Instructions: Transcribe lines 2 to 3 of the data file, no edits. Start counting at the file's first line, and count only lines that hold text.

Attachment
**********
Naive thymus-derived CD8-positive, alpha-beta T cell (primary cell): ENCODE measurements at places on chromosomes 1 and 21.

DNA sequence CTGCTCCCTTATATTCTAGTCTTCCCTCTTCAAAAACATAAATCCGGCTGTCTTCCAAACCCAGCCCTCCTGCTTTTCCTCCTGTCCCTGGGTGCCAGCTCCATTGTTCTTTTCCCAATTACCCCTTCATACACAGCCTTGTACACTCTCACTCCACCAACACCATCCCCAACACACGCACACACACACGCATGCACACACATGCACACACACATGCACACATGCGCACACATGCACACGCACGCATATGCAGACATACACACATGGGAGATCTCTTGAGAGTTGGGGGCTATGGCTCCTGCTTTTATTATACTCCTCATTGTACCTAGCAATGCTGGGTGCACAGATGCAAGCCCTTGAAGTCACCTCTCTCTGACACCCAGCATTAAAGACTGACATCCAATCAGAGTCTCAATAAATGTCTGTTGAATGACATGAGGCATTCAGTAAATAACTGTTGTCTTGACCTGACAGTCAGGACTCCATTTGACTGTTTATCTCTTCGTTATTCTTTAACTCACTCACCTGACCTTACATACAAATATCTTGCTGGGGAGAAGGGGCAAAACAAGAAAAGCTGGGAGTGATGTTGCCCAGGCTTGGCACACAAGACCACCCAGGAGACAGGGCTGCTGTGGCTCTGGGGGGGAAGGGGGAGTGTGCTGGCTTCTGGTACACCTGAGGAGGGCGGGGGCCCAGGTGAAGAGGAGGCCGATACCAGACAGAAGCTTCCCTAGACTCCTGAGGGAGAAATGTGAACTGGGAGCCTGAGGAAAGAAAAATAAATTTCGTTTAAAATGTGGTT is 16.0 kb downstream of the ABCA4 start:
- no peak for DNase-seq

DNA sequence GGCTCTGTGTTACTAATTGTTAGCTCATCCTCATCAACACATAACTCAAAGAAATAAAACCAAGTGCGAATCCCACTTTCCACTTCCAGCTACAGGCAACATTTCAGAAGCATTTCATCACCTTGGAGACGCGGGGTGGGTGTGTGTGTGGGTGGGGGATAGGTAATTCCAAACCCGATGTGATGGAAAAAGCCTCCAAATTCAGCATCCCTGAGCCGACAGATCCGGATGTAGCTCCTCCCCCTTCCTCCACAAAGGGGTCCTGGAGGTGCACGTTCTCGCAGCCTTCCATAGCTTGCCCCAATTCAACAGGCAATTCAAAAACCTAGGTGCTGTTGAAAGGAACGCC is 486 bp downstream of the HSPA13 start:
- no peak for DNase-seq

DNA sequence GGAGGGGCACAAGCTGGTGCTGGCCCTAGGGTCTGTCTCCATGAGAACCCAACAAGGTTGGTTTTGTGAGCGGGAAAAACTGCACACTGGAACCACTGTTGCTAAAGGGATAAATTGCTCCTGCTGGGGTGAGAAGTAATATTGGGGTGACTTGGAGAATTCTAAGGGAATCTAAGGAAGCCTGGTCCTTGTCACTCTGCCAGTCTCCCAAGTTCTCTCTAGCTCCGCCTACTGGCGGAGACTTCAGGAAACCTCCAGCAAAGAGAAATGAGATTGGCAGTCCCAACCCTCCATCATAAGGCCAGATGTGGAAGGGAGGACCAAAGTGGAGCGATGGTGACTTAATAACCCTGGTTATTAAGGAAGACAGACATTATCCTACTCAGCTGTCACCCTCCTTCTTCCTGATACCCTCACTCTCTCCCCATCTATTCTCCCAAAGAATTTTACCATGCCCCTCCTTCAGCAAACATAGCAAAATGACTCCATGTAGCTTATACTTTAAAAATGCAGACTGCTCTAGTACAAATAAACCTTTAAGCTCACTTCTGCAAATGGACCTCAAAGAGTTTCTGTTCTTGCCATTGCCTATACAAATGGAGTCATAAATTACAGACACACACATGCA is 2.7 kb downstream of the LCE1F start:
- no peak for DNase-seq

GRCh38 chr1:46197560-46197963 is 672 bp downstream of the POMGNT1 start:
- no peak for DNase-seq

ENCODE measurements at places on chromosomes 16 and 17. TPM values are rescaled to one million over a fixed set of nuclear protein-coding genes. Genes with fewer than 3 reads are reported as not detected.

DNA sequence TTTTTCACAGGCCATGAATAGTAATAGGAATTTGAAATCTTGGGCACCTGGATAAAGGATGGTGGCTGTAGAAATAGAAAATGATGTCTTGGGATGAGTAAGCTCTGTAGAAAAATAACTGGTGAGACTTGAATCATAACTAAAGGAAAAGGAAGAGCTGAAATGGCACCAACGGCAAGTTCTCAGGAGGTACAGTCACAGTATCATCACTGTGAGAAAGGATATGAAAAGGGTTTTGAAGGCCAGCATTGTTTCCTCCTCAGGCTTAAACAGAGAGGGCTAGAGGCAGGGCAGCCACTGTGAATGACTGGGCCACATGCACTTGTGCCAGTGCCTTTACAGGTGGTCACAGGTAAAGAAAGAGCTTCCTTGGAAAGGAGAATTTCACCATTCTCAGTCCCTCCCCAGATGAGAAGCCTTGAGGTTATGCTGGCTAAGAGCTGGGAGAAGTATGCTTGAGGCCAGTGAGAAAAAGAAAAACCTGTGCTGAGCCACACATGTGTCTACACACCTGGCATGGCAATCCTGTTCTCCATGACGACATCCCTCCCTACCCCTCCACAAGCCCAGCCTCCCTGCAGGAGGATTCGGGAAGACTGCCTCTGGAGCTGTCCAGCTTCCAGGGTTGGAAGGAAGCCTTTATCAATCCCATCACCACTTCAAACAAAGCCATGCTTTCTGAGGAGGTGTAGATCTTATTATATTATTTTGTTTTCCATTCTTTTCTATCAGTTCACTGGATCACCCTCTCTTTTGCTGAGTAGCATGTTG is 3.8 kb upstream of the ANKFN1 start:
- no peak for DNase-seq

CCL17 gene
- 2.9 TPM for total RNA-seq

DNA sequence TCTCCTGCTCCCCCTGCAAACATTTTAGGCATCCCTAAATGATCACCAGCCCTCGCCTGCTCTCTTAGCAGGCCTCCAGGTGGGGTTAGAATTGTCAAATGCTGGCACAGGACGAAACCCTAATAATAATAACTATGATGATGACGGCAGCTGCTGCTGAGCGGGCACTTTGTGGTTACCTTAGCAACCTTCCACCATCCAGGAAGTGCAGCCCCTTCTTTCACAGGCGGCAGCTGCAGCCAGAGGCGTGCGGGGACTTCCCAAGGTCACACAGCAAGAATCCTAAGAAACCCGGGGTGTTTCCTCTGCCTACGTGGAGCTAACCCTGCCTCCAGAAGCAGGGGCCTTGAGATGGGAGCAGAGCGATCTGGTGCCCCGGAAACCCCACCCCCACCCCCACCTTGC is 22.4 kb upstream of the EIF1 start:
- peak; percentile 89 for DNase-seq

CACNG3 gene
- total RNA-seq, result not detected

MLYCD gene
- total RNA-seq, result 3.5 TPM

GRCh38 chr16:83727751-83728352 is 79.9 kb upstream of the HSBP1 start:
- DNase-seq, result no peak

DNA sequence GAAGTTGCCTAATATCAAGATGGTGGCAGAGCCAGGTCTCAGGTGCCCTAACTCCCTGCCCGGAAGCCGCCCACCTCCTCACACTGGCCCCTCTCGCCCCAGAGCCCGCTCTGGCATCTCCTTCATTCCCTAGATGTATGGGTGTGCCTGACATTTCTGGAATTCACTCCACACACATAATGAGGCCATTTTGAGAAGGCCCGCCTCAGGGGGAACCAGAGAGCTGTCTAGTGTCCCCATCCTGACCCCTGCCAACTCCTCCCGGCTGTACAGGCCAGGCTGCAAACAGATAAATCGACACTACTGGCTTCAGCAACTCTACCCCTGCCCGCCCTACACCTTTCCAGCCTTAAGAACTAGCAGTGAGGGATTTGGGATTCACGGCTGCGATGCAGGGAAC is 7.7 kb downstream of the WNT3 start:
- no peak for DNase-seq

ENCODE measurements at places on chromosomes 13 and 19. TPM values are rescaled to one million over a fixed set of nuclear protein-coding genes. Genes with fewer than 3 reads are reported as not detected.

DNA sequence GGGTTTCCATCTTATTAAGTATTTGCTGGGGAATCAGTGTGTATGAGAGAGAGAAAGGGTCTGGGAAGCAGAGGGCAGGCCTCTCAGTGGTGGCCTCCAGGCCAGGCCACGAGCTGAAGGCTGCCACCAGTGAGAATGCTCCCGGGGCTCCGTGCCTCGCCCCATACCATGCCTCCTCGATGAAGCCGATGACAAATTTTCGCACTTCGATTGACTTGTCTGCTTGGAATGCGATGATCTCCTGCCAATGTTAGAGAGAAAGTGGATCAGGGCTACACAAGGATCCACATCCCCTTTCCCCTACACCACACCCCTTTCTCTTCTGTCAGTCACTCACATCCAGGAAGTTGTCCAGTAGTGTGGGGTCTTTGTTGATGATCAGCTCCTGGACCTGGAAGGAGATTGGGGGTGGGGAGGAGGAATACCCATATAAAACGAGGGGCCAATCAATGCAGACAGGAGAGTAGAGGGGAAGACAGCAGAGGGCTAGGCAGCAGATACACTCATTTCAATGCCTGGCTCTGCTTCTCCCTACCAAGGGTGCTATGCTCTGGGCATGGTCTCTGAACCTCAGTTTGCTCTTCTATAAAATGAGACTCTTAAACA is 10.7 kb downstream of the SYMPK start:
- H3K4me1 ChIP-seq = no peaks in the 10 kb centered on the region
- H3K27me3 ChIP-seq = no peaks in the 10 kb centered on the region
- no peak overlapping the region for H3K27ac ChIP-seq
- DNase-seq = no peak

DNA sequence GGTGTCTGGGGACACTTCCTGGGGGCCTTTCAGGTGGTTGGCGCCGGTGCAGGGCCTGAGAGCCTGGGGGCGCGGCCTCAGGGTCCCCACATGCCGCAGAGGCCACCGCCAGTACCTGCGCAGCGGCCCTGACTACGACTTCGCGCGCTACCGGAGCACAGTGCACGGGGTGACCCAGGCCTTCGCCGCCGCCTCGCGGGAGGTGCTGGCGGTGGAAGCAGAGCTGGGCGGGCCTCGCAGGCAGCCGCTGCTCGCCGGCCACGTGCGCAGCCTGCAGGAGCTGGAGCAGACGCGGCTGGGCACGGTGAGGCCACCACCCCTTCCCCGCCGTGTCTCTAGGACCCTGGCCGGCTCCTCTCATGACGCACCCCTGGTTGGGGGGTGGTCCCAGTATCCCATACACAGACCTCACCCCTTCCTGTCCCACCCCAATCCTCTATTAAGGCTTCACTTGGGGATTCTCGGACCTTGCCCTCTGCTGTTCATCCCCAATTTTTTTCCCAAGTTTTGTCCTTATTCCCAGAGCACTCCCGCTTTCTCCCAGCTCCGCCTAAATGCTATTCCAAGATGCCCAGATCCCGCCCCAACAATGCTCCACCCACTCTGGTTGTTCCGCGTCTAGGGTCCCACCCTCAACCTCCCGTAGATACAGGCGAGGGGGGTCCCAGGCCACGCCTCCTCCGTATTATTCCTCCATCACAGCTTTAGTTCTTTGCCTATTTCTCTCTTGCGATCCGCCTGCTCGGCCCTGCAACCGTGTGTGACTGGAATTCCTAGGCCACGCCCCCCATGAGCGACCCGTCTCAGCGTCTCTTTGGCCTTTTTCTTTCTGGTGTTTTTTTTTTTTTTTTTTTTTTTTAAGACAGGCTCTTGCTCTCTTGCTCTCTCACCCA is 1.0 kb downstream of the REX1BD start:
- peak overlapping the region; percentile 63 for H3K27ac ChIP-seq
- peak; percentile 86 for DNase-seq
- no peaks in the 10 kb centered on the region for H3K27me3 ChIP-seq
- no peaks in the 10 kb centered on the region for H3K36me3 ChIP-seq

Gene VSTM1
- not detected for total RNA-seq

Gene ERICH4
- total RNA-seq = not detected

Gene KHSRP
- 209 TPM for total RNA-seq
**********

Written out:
DNA sequence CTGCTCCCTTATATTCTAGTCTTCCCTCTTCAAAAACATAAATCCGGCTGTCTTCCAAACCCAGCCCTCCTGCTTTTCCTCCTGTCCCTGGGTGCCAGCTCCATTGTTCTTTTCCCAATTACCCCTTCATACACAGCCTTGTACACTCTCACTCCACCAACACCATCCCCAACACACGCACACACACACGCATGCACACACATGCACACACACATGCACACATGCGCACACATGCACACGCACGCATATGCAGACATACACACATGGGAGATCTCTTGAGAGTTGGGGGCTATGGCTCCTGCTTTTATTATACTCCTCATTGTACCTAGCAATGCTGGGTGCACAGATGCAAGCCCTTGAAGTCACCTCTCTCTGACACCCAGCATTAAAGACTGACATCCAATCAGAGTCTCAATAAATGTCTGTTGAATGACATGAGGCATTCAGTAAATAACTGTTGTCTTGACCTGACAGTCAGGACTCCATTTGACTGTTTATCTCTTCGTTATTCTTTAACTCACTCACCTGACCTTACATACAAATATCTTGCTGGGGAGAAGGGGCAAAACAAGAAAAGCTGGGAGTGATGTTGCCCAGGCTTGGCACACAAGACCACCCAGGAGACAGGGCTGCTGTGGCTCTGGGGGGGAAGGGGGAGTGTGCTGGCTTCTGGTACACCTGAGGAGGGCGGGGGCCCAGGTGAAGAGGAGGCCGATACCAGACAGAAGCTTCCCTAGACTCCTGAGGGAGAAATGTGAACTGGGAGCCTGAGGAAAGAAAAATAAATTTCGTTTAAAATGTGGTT is 16.0 kb downstream of the ABCA4 start:
- no peak for DNase-seq